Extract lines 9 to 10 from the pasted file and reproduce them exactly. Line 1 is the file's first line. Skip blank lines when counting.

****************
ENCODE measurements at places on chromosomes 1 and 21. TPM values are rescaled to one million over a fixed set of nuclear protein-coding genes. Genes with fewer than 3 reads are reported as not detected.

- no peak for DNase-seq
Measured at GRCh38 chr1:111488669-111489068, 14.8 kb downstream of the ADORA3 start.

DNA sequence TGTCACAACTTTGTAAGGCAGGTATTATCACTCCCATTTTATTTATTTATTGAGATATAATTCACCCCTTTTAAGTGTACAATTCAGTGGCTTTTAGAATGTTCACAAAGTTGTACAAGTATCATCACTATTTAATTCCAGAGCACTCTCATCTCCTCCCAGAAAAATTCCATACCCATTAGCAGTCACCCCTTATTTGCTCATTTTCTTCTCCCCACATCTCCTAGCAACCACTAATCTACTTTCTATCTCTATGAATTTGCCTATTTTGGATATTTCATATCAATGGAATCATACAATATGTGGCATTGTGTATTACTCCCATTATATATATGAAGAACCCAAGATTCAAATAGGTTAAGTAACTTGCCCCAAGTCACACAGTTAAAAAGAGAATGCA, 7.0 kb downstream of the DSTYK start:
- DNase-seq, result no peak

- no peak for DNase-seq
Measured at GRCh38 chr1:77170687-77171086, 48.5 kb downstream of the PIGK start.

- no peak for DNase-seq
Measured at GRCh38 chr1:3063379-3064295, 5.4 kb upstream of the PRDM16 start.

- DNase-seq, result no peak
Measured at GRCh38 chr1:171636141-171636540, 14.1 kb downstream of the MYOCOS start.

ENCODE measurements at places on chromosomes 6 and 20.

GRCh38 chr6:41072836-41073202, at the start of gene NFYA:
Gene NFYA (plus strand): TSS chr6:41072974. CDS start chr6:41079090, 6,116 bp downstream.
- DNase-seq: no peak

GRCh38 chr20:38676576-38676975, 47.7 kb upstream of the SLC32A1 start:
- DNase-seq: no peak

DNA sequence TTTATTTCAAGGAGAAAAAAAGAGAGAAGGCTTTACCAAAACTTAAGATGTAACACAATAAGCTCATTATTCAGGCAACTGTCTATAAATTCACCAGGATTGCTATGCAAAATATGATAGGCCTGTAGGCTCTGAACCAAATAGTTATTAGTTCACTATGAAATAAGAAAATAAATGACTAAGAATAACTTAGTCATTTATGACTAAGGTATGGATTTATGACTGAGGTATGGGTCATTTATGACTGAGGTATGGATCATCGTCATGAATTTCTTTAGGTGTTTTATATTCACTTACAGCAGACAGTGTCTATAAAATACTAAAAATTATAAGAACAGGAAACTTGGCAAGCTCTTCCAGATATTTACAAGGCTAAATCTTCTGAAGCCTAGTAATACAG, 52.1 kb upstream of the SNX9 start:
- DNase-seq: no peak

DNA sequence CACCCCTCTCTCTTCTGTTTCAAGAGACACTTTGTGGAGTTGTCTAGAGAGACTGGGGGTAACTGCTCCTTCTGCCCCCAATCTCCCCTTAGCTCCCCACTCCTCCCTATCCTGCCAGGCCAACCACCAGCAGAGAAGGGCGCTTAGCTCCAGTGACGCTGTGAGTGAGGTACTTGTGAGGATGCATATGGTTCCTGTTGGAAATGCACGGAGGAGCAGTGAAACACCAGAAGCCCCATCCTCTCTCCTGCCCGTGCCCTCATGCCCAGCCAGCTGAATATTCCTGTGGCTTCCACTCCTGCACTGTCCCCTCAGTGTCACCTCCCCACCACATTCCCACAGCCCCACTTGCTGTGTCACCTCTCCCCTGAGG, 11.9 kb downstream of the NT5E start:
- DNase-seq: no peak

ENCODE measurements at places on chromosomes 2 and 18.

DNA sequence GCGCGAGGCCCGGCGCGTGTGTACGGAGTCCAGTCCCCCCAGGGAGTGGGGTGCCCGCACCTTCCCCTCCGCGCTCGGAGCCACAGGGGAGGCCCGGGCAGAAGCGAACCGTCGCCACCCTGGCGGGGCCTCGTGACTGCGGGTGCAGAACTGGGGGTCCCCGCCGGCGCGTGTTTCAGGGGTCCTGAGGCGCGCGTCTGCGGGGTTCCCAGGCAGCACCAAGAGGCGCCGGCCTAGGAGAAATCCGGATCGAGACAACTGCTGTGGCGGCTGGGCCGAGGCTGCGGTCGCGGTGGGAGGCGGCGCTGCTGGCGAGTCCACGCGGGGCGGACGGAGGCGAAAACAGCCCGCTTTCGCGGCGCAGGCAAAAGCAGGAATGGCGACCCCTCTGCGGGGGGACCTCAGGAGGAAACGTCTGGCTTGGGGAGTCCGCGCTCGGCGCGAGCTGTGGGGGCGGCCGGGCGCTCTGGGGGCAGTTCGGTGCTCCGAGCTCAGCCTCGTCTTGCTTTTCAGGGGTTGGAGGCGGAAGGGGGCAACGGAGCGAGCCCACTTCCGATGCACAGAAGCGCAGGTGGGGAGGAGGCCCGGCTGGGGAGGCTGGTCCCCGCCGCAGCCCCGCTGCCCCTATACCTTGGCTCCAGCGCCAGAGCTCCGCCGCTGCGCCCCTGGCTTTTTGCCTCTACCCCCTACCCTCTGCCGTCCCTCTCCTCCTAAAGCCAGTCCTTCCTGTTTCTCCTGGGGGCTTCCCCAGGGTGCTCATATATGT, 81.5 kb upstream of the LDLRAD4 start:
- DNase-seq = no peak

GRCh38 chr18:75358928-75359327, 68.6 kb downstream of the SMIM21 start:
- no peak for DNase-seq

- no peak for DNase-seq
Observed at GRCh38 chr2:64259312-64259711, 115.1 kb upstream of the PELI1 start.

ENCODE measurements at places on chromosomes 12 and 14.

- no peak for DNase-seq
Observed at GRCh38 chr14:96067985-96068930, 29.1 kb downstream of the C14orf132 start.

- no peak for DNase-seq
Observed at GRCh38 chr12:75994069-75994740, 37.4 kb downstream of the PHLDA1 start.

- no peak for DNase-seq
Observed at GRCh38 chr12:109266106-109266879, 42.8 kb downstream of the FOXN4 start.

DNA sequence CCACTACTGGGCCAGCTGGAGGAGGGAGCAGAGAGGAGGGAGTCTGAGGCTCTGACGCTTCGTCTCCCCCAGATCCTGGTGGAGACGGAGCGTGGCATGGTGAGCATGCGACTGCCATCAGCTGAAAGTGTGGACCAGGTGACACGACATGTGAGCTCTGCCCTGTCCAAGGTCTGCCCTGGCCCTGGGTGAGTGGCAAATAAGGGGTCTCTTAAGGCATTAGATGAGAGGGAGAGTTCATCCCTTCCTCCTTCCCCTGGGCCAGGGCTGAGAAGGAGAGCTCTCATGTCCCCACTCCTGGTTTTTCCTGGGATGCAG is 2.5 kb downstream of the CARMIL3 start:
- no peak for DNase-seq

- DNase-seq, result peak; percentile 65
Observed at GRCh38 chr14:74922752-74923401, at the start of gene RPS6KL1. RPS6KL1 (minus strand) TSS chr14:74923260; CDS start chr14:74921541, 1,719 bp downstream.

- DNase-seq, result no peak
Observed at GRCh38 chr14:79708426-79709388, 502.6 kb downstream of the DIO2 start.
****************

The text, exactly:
Measured at GRCh38 chr1:3063379-3064295, 5.4 kb upstream of the PRDM16 start.

- DNase-seq, result no peak